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Terrorist Extradition From Britain Slower than Molasses

There is slow justice and then there is very very slow justice. Here is the latter.

By Craig Whitlock
Washington Post Foreign Service
SOUTH LITTLETON, England — Soon after al-Qaeda bombed two U.S. embassies in East Africa in 1998, a U.S. federal judge issued a warrant for Khalid al-Fawwaz, an accused conspirator in the attacks and a confidant of Osama bin Laden.
British police promptly arrested Fawwaz, a Saudi national, at his home in London. Two other al-Qaeda suspects were later detained nearby. British authorities pledged to extradite the men to the United States as swiftly as possible so they could stand trial.
But a decade later, none of the defendants has moved any closer to a U.S. courtroom. One died of cancer in July. The other two, including Fawwaz, remain in prison here as their hearings drag on.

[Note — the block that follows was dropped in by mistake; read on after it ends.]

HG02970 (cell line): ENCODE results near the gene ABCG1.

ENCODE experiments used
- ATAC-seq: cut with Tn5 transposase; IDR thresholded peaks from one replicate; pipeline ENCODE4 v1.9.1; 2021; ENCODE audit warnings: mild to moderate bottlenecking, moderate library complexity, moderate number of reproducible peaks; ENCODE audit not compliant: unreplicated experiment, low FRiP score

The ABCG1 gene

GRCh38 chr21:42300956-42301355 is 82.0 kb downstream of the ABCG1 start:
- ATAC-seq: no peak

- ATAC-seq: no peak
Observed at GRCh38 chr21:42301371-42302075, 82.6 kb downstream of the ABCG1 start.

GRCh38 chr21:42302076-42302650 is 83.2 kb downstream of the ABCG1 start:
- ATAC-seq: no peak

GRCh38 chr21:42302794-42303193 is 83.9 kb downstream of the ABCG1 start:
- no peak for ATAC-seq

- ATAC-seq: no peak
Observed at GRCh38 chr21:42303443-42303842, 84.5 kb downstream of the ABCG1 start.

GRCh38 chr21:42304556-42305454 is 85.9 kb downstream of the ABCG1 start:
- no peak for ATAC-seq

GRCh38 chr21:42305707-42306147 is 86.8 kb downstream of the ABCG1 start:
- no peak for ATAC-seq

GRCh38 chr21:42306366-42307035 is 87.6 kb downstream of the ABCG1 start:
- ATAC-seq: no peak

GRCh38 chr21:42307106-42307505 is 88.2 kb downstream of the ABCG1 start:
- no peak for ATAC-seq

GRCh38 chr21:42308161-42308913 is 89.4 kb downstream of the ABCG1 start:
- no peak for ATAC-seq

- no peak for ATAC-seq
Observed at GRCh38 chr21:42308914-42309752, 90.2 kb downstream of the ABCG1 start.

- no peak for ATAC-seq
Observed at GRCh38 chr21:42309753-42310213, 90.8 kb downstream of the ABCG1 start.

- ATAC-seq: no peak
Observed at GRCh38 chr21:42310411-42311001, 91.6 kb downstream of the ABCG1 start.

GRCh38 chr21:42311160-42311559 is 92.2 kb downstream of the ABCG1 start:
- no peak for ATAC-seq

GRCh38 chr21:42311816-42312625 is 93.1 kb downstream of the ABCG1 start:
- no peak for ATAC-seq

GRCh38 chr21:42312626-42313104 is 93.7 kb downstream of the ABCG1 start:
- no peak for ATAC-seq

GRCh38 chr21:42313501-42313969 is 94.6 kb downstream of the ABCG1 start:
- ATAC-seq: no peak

As the long-delayed British extraditions show, it is extraordinarily difficult to bring international terrorism suspects to justice by prosecuting them in U.S. civilian courts. The cases underscore the challenge facing President-elect Barack Obama as he tries to find a way to close the Navy prison at Guantanamo Bay, Cuba, and end the military tribunals set up by the Bush administration to handle terrorism cases from abroad.
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